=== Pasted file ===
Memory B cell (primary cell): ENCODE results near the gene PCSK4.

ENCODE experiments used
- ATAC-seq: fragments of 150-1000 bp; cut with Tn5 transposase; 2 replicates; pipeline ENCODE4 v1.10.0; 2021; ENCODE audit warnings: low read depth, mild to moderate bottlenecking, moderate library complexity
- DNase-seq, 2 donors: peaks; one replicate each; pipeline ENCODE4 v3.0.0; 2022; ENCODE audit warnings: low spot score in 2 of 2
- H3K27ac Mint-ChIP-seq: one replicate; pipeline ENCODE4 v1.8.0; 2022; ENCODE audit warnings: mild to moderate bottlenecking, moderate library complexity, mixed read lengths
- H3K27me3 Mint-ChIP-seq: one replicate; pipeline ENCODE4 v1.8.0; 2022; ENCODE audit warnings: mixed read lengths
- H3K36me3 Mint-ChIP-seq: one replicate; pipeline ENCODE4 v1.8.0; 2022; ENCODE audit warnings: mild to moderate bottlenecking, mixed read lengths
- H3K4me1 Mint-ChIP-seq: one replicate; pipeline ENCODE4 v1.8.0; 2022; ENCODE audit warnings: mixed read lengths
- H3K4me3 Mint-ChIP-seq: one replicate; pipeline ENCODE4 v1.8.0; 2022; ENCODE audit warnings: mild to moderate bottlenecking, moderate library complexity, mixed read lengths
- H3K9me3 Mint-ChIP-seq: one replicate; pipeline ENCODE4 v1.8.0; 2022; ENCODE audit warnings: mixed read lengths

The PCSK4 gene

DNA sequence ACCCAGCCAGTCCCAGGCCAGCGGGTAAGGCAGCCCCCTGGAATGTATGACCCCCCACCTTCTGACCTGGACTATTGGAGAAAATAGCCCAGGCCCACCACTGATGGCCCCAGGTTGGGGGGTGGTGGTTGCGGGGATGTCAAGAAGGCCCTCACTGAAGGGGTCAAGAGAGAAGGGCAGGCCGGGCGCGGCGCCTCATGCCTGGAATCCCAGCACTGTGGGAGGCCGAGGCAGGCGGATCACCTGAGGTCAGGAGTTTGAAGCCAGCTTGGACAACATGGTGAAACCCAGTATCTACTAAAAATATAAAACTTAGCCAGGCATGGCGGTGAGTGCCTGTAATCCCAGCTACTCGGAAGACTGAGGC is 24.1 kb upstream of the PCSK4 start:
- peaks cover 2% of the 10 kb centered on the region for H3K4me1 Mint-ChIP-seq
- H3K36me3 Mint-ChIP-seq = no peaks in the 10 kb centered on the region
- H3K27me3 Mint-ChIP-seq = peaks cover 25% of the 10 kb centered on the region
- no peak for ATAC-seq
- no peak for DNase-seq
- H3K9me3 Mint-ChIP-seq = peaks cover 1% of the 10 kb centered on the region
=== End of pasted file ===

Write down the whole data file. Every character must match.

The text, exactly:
Memory B cell (primary cell): ENCODE results near the gene PCSK4.

ENCODE experiments used
- ATAC-seq: fragments of 150-1000 bp; cut with Tn5 transposase; 2 replicates; pipeline ENCODE4 v1.10.0; 2021; ENCODE audit warnings: low read depth, mild to moderate bottlenecking, moderate library complexity
- DNase-seq, 2 donors: peaks; one replicate each; pipeline ENCODE4 v3.0.0; 2022; ENCODE audit warnings: low spot score in 2 of 2
- H3K27ac Mint-ChIP-seq: one replicate; pipeline ENCODE4 v1.8.0; 2022; ENCODE audit warnings: mild to moderate bottlenecking, moderate library complexity, mixed read lengths
- H3K27me3 Mint-ChIP-seq: one replicate; pipeline ENCODE4 v1.8.0; 2022; ENCODE audit warnings: mixed read lengths
- H3K36me3 Mint-ChIP-seq: one replicate; pipeline ENCODE4 v1.8.0; 2022; ENCODE audit warnings: mild to moderate bottlenecking, mixed read lengths
- H3K4me1 Mint-ChIP-seq: one replicate; pipeline ENCODE4 v1.8.0; 2022; ENCODE audit warnings: mixed read lengths
- H3K4me3 Mint-ChIP-seq: one replicate; pipeline ENCODE4 v1.8.0; 2022; ENCODE audit warnings: mild to moderate bottlenecking, moderate library complexity, mixed read lengths
- H3K9me3 Mint-ChIP-seq: one replicate; pipeline ENCODE4 v1.8.0; 2022; ENCODE audit warnings: mixed read lengths

The PCSK4 gene

DNA sequence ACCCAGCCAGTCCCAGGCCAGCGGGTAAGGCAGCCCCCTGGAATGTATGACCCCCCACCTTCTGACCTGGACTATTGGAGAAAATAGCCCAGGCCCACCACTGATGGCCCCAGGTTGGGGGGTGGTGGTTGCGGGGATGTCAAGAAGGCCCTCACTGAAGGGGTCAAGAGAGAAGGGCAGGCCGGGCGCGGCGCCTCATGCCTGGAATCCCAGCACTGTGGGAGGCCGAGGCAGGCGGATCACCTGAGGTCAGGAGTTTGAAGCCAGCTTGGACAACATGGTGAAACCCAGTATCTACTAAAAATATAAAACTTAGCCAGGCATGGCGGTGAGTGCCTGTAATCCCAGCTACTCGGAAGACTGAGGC is 24.1 kb upstream of the PCSK4 start:
- peaks cover 2% of the 10 kb centered on the region for H3K4me1 Mint-ChIP-seq
- H3K36me3 Mint-ChIP-seq = no peaks in the 10 kb centered on the region
- H3K27me3 Mint-ChIP-seq = peaks cover 25% of the 10 kb centered on the region
- no peak for ATAC-seq
- no peak for DNase-seq
- H3K9me3 Mint-ChIP-seq = peaks cover 1% of the 10 kb centered on the region